db-intro - 1 Introduction To This Class INFS 614 Professor...

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Unformatted text preview: 1 Introduction To This Class INFS 614 Professor Smith M IT R E 2 Let’s Go Over the Syllabus .... 0 0 0 Welcome! Your experience with databases? About me: - database scientist at MITRE since ‘93 database - current interests: bioscientific databases, security/privacy, data discovery and sharing - contact information: 0 0 email (best): kps@mitre.org office phone: 703-983-6115 (endure the voicemail) 0 Texts: - D a ta b a s e M a n a g e m e n t S y s te m s , 3 r d e d , R a g h u R a m a k r is h n a n a n d J o h a n n e s G e h r k e , M c G r a w - H ill; - O r a c le 9 i P r o g r a m m in g , 4 th e d itio n R a js h e k h a r S u n d e r r a m a n , M IT R E A d d is o n - W e s le y I S B N 0 - 3 2 1 - 1 9 4 9 8 - 5 . 3 Satisfaction of Prerequisites Satisfaction 0 Prerequisites (strictly enforced) - INFS-501 (Discrete mathematics) - INFS-515 (Computer architecture/organization) - INFS-590 (Program design and data structures) INFS-590 Specifically: - Good background in discrete mathematics (e.g., set theory, mathematical logic, relations and functions); mathematical - Programming (good knowledge of either C, C++ or Java); - Data structures and algorithms, computer architecture, and Data operating systems. M IT R E 0 4 Satisfaction of Prerequisites (Cont.) Satisfaction 0 Consult your letter of acceptance. It specifies your status with Consult respect to these foundation courses. For each course, it must be that either - You were waived from the course (the evidence should be You either in the acceptance letter or in a subsequent official document). - You took the course and received a grade of B or better. M IT R E 5 Submission and Grading 0 0 0 0 Late submissions are not accepted. Late - On-time means: before lecture begins on the due date - Your homeworks must run properly under the Oracle system in the labs. Grading is based on your performance on: - homework assignments (20%) - midterm exam (35%), and - final exam (45%). Final grades consider: - a) class rank - b) absolute standards (e.g., did you learn the material?) The period of performance ends with the final. M IT R E 6 Your GTA and Course Administration 0 GTA - Ms. Sylvia Henshaw - Office hours: 5pm Mondays - Note: Sylvia also works in the ISE office, do not mix her jobs! The course will be administered via a website: - ise.gmu.edu/~kps/INFS614 - please read it at least once / week! 0 M IT R E 7 Honor Code System GMU honor Code GMU - www.ise.gmu.edu/Honor.html 0 For this class: - Homeworks & exams require individual work. - Study groups are encouraged, but homeworks’ solutions and write up must be individual. - Exams: in-class, individual effort, closed books Exams: 0 Satisfaction of prerequisites: - Honor code issue Honor 0 M IT R E 8 Cheating: 5 Good Reasons Not To ... 1) 2) 3) 4) 5) It won’t help you. It will hurt you. It could really hurt you. Cheating is stealing from your classmates. Cheating is wrong. M IT R E 9 Semester Overview Date Aug 29 Sept 5 Sept Sept 12 Sept Sept 19 Sept 26 Oct 3 Oct Oct 10 Oct 17 Oct 24 Oct 31 Nov 7 Nov 14 Nov 21 Nov 28 Dec 5 Dec 12 Topic (chapter/section) Introduction (chapter 1) ER model (chapter 2) Relational Model (chapter 3) Relational Algebra (sections 4.1-4.2) Relational Calculus (section 4.3) Relational SQL Basics: (section 5.1-5.3) Review Midterm Exam SQL: Nested Queries (section 5.5) SQL: Aggregate Queries (section 5.6) Topic (TBA) Functional Dependencies (sections 19.1Functional 19.3) Thanksgiving Holiday! Decomposition and Normal Forms (sections 19.4-19.6) Review Final Exam 5 5 4, 1c 4 1a 1b 2 3 1 c 1a 1b 2 3 HW assignment HW due M IT R E 10 Database Management Systems: Lecture 1 - Introduction INFS 614 Professor Smith M IT R E 11 Why Are Databases Important? 0 D a ta b a ses a re ev ery w h ere - T r a v e lo c it y is j u s t a la y e r a r o u n d S A B R E , a n in d u s t r y - w id e a ir lin e r e s e r v a t io n d a t a b a s e - The “Deep Web” is > 40 times the size of the Internet - Y o u r c e ll p h o n e h a s a s m a ll d a t a b a s e - in c r e a s in g ly : d a t a b a s e s lu r k d e e p in s id e b ig g e r s y s t e m s 0 L o t s o f j o b s r e q u ir e , o r c a n b e d o n e m u c h b e t t e r , w it h a g o o d u n d e r s t a n d in g o f d a t a b a s e s 0 D a t a b a s e s c a n b e v e r y in t e r e s t in g - “ b o t t o m u p ” lo o k a t m a n y t y p e s o f s y s t e m s ; if y o u u n d e r s t a n d t h e d a t a a r c h it e c t u r e , y o u h a v e a n in t im a t e u n d e r s t a n d in g o f t h e w h o le s y s t e m ( a n d v ic e v e r s a ) - y o u m e e t in t e r e s t in g p e o p le ! 0 aircraft designers, people catching drug lords, neuroscientists .... 0 M a n y in t e r e s t in g r e s e a r c h a r e a s M IT R E 12 What is a Database? A DBMS? 0 A d a ta b a s e is c o lle c t io n o f d a t a m a n a g e d o v e r a p e r io d o f t im e - b i g: a l l U S a i r l i n e r e s e r v a t i o n s , s a l e s r e c o r d s a t W a l m a r t s m a ll : a p e r s o n a l C h r is t m a s c a r d lis t , a r e c ip e fi le s p e c i a l i z e d: m e d i c a l i m a g e s , t e r r o r i s t i n f o , a h y b r i d a u t o d e s i g n y o u a r e in a s t u d e n t d a t a b a s e ( o r y o u n e e d t o b e s o o n ...) 0 A D B M S is a D a t a b a s e M a n a g e m e n t S y s t e m - a s p e c ia liz e d s o f t w a r e t o o l m a k in g it m u c h e a s ie r t o m a n a g e d a ta b a ses - a r o u n d 4 0 y e a r s o f a c t iv e r e s e a r c h a n d e n g in e e r in g h a s h e lp e d d e v e lo p t h e m o d e r n D B M S - t h is is a h u g e b u s in e s s ( b illio n s /y e a r ) 0 S o m e t im e s d a ta b a s e is u s e d t o m e a n D B M S - “ O r a c le s e lls a p o p u la r d a t a b a s e ” - l e a d s t o m i s u n d e r s t a n d i n g i f y o u a s k “ D o y o u h a v e a d a t a b a s e ?” M IT R E 13 Example Database: A University Database 0 Information about university environment Information • Entities : • Students • Faculty • Courses • Classrooms • Relationships : •Students’ enrollment in courses •Faculty teaching courses •Use of classroom for course •Prerequisite courses M IT R E 14 DBMS’s: Why Use A DBMS? 0 W h a t if y o u d o n ’ t ? 0 Let’s say you have 500 gig of corporate data on employees, d e p a r t m e n t s , s a le s , e t c , a n d y o u w a n t t o g e n e r a t e c u s t o m r e p o r t s . 0 A s im p le fi le s y s t e m h a s m a n y d r a w b a c k s : - r e p o r t a p p lic a t io n c a n ’ t j u s t u s e m a in m e m o r y , t h u s m u s t w r it e c o d e t o s h u t t le d a t a b a c k a n d f o r t h t o d is k a s y o u u s e it 0 O S p r o v id e s p r im it iv e s f o r t h is , b u t it s a lo t o f w o r k - s c a lin g p r o b le m : ( e .g ., 3 2 b it s h a n d le s 4 g ig ) , lin e a r a c c e s s s lo w - if y o u d e le t e a d e p a r t m e n t , h o w d o y o u e n s u r e it s e m p lo y e e s a r e d e le t e d ? - O S s e c u r it y is p r o b a b ly n o t g o o d e n o u g h - y o u p r o b a b ly n e e d t o w r it e a n e w p r o g r a m f o r e a c h q u e s t io n y o u n eed to a sk a b o u t th e sto red d a ta - y o u m a y n e e d t o c o d e u p p r o t e c t io n s f o r c o n c u r r e n t u s e r s a n d a g a in s t s y s t e m c r a s h e s 0 - - - > > T h is is a lo t o f w o r k ! ! M IT R E 15 Standard Services A DBMS Offers 0 S c h e m a t ic d a t a m o d e lin g 0 0 0 0 0 - d is c ip lin e d d e s ig n A u n iv e r s a l q u e r y la n g u a g e ( S Q L ) - d e c la r a t iv e a c c e s s - in t e r o p e r a b ilit y - p h y s ic a l d a t a in d e p e n d e n c e A u t o m a t e d q u e r y o p t im iz a t io n E f fi c ie n t a c c e s s t o t e r a b y t e s t h r o u g h in d e x in g A u t o m a t e d d a t a in t e g r it y en fo rcem en t S e c u r it y ( a c c e s s c o n t r o ls , r o le s , v ie w s , a u d it , a u t h e n t ic a t io n ...) 0 “Crash-proof” atomic 0 0 0 0 0 0 t r a n s a c t io n s D a t a p e r s is t e n c e b e t w e e n e x e c u t io n s C o n cu rren cy co n tro l T r a n s p a r e n t d a t a d is t r ib u t io n , p a r a lle liz a t io n A P I s ( e .g ., J D B C ) a n d a r ic h s e t o f d e v e lo p m e n t t o o ls D a t a e x p o r t in t o X M L S o p h is t ic a t e d a d m in is t r a t io n a n d t u n in g t o o ls M IT R E Where is the “Break-Even Point”? Where Case Study: Small Preschool Survey 0 D u e to (free) o p en so u rce D B M S ’ s , I 16 ca n u se a D B M S to co m p u te a v era g es f o r a s u r v e y w it h 7 9 r e c o r d s 0 C o u ld d o it in E x c e l, t o o , b u t t h a t s e e m s h ard er - q u e r ie s h a r d c o d e d in t o s p r e a d s h e e t p ages M IT R E 17 Structure of a DBMS Queries DBMS Security Transaction Mgmt Query Interface Query Optimization & Execution Relational Operators File Access Methods Buffer Management Disk Management Disk M IT R E 18 People Who Interact With Databases Application Programmers Knowledge Creators DBMS Web Users DBAs DBMS Designers & Implementors M IT R E Information System Architects Database Researchers 19 Course Overview Relational Calculus 4 5 Entity Relationship Design 1 SQL 2 DML DDL (queries) (relational design) Relational Algebra 3 Normalization & Dependency Theory 6 M IT R E Data Modeling D a t a b a s e s im p le m e n t a m o d e l o f p e r t in e n t a s p e c t s o f t h e w o r ld 20 “Real World” 1 ) D a ta S tru ctu res 2 ) O p e r a t io n s 3 ) V a lid it y C o n s t r a in t s warehouse x “store” “no room left” “insert” Database warehouse representation x “insert denied” M IT R E 21 A Brief History of Databases Brief D a ta M od el relational network hierarchical x 1960 x 1970 x 1980 1990 2000 2010 T im e the present M IT R E Relational Data Model: An Example 0 22 Given 3 relations (tables) of data: P ilo t s F lig h t s A ir c r a f t Pilot.name = Flights.pilot_name Flights.aircraft_id = Aircraft.id 0 Which pilots have flown prop-jets? (In SQL) SELECT FR OM W HERE AND AND D I S T I N C T P ilo t s .n a m e P ilo t s , F lig h t s , A ir c r a f t P ilo t .n a m e = F lig h t s .p ilo t _ n a m e F lig h t s .a ir c r a f t _ id = A ir c r a f t .id Aircraft.type = “prop-jets” M IT R E Initial Query Execution Plan an sw er ( t h e d is t in c t p ilo t n a m e s ) ( 1 0 ) p r o je c t ( o n ly p r o p - j e t s - 0 .1 % ) ( 1 0 ,0 0 0 ) s e le c t ( 1 0 ,0 0 0 ,0 0 0 ) jo in scan jo in scan ( 1 0 ,0 0 0 ,0 0 0 ) (2 0 0 0 ) 23 T o t a l t u p le s p rocessed : 3 0 ,0 1 2 ,0 6 0 ( 1 0 ,0 0 0 ,0 0 0 ) (5 0 ) scan P ilo t s Database : (5 0 ) F lig h t s A ir c r a f t ( 1 0 ,0 0 0 ,0 0 0 ) (2 0 0 0 ) M IT R E Query Optimization: Improved Plan an sw er (only distinct pilot’s names) ( 1 0 ) p r o je c t T o t a l t u p le s p rocessed : 3 0 ,0 6 2 (5 0 ) ( 1 0 ,0 0 0 ) jo in 24 scan ( 1 0 ,0 0 0 ) jo in ( o n ly p r o p - j e t s - 0 .1 % ) ( 1 0 ,0 0 0 ) in d e x e d r e tr ie v a l s e le c t (2 ) P ilo t s Database : (5 0 ) F lig h t s A ir c r a f t ( 1 0 ,0 0 0 ,0 0 0 ) (2 0 0 0 ) M IT R E A Brief History of Databases (Continued) object objectrelational relational 25 D a ta M od el network hierarchical x 1960 x 1970 x 1980 x 1990 x 2000 2010 T im e the present M IT R E 26 ORDBMS’s 0 K e y is s u e a d d r e s s e d : - “ I m p e d a n c e m i s m a t c h” - m is m a t c h b e t w e e n d a t a m o d e l in a d a t a b a s e a n d in it s a p p lic a t io n la n g u a g e s - r e la t io n s v s . o b j e c t s /c la s s e s ( e .g ., in C + + o r J a v a ) 0 A d d ed O R D B M S fea tu res: - M o r e p o w e r f u l t y p e d e fi n it io n 0 e.g. “point”, “polyhedron” - T y p e - s p e c ifi c m e t h o d s , p r e d ic a t e s 0 “union”, “contains” - I n h e r it a n c e in t h e s c h e m a 0 convex polyhedra - U s e r d e fi n a b le in f r a s t r u c t u r e 0 indices, operators, optimization techniques M IT R E A Brief History of Databases (recent events .... ) native xml object objectrelational relational 27 D a ta M od el network hierarchical x 1960 x 1970 x 1980 x 1990 x 2000 2010 T im e x x the present M IT R E Important Events (Somewhat) Recently 0 O p en S ou rce D B M S s 28 - M ySQ L - 1995 - P o stg reS Q L - 1 9 9 6 0 S e m i- s t r u c t u r e d ( e .g ., X M L ) D a t a b a s e s - L O R E - 1996 - A p a c h e X in d ic e - 2 0 0 1 M IT R E ...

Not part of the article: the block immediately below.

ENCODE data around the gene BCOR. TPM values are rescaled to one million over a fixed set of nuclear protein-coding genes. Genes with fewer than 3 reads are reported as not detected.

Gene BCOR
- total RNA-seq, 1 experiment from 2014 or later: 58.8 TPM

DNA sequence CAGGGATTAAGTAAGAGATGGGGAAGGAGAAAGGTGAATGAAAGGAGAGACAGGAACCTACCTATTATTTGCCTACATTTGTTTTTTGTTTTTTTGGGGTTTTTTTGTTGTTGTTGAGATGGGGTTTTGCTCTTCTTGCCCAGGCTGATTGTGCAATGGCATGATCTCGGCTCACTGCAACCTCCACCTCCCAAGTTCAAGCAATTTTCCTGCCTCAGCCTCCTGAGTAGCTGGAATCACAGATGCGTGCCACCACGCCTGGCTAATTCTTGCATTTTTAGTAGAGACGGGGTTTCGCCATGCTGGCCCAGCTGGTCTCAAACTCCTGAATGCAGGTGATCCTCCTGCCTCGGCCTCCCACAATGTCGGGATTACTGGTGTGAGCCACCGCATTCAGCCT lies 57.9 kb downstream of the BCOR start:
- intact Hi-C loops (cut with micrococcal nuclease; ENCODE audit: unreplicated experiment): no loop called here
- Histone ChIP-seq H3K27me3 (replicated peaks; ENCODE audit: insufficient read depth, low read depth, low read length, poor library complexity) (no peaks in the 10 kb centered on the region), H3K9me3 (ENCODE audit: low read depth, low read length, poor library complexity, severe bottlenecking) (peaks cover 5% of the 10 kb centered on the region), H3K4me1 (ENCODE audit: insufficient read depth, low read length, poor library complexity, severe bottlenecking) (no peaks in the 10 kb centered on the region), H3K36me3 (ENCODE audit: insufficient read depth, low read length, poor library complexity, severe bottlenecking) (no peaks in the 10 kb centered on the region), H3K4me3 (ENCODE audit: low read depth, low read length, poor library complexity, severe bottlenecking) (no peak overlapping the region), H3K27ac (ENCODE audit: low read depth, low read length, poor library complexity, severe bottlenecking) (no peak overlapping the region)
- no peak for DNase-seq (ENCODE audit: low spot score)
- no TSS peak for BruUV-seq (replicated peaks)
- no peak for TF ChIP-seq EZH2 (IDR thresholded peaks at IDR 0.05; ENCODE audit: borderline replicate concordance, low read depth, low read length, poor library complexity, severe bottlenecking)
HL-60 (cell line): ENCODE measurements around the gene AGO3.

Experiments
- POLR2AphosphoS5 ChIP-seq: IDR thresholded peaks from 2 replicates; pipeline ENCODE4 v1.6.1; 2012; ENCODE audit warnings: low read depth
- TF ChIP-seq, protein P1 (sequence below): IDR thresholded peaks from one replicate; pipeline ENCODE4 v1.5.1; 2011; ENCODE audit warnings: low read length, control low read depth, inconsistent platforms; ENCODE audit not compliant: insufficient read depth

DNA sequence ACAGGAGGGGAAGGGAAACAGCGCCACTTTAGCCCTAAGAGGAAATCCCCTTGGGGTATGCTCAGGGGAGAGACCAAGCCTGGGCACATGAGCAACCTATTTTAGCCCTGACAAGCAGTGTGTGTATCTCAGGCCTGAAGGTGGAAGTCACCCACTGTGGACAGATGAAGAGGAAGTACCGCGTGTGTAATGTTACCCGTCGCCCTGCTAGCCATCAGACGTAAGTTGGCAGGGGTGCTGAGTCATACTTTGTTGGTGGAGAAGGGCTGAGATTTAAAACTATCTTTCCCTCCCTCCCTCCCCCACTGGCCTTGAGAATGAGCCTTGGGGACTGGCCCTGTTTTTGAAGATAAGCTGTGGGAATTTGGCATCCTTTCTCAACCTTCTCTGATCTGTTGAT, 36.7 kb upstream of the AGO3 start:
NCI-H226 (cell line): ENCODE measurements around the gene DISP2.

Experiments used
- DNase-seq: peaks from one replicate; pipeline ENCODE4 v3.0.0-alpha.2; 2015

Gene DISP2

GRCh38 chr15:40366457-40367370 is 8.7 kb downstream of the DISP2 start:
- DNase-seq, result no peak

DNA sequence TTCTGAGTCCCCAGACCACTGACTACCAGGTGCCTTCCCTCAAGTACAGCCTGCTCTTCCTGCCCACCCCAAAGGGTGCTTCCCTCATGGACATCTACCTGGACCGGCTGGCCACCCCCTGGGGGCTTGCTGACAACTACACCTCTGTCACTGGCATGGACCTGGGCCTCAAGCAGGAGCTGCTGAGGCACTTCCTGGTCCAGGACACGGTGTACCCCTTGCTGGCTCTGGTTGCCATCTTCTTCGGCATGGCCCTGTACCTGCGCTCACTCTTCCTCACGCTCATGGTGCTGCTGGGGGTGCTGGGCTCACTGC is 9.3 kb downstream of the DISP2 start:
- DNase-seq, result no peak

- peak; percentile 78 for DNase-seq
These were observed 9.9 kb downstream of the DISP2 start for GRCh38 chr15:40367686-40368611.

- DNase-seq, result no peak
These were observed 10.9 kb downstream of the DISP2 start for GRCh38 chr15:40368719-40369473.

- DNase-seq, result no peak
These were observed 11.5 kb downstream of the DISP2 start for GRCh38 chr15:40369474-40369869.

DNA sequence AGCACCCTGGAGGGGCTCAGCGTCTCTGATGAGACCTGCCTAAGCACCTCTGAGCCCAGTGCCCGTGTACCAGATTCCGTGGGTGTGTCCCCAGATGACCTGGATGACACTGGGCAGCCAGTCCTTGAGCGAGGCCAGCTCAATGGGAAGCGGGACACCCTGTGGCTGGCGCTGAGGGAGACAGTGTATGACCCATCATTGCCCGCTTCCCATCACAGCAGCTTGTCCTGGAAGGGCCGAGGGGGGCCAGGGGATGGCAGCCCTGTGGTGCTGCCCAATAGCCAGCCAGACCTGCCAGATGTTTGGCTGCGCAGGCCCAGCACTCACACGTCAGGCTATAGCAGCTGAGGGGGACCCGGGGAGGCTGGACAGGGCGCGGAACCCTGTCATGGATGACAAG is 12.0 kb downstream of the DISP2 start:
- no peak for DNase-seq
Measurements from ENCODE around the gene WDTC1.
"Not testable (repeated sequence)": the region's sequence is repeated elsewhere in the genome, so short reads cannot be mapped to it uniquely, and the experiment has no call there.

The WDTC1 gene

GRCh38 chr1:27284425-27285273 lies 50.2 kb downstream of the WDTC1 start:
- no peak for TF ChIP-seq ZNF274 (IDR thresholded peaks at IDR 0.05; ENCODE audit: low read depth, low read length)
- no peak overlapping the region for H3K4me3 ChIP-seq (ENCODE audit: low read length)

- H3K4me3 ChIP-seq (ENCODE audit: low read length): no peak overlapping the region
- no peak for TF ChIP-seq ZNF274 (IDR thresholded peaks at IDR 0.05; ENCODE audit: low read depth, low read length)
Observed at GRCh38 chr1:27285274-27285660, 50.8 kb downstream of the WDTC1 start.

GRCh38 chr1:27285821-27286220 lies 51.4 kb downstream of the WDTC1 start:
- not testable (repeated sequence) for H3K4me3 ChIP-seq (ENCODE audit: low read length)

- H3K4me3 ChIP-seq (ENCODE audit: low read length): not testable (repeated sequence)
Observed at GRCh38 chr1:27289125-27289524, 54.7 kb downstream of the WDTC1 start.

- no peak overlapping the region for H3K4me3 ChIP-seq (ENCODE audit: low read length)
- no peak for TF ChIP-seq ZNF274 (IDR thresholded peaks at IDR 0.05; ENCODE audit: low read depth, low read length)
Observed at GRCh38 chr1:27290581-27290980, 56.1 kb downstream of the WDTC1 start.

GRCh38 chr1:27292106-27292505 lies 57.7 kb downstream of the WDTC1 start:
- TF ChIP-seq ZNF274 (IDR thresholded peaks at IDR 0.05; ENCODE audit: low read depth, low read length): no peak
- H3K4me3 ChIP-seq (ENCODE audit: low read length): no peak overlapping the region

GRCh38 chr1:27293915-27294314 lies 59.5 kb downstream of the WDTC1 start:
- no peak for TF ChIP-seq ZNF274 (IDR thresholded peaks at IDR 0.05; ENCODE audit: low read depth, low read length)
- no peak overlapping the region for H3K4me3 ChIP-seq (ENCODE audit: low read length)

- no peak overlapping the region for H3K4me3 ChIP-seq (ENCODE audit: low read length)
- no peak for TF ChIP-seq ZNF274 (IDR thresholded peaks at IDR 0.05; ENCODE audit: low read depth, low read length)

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This note was uploaded on 10/18/2009 for the course INFS 614 taught by Professor Staff during the Fall '08 term at George Mason.